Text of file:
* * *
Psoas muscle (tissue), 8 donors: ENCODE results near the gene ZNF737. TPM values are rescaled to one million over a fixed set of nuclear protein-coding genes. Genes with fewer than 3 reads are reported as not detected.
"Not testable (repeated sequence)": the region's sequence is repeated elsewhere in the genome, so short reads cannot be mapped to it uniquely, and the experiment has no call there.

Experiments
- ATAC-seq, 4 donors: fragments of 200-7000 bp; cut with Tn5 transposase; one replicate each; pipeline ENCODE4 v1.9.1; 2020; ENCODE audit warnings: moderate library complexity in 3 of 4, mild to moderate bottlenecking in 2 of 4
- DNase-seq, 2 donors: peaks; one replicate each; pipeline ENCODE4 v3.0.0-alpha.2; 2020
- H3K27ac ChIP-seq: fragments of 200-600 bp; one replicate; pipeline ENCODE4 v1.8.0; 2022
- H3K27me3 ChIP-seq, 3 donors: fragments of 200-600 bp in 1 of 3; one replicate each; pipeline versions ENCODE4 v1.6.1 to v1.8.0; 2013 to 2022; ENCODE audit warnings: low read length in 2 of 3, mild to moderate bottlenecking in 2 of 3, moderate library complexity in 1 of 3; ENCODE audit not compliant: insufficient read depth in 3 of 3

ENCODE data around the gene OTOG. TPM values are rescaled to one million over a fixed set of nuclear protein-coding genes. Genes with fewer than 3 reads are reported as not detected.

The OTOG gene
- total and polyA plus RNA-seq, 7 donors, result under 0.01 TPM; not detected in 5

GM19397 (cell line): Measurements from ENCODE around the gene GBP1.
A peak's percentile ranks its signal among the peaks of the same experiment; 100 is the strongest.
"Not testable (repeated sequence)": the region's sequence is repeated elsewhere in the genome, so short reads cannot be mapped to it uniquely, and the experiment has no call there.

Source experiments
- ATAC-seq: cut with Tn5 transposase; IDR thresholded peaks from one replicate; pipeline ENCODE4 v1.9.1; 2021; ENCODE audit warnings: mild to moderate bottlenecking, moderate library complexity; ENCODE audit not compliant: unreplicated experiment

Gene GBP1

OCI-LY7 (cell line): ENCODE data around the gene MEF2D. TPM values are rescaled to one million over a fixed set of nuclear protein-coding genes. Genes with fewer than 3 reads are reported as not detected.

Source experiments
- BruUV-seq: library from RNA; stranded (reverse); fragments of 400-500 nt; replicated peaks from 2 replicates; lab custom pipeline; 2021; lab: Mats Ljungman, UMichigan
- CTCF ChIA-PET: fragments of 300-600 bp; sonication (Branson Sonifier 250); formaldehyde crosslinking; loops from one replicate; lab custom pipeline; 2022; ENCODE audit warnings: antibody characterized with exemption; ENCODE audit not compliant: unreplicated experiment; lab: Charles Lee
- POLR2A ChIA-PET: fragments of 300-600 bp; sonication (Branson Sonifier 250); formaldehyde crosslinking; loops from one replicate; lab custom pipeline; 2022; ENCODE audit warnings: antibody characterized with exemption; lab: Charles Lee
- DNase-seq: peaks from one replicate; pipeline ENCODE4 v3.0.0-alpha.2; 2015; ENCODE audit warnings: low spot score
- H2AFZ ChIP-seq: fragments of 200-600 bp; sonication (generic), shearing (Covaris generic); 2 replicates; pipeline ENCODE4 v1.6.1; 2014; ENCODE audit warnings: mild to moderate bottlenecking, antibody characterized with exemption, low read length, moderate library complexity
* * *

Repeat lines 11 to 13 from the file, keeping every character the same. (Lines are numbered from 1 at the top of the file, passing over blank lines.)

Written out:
GM19397 (cell line): Measurements from ENCODE around the gene GBP1.
A peak's percentile ranks its signal among the peaks of the same experiment; 100 is the strongest.
"Not testable (repeated sequence)": the region's sequence is repeated elsewhere in the genome, so short reads cannot be mapped to it uniquely, and the experiment has no call there.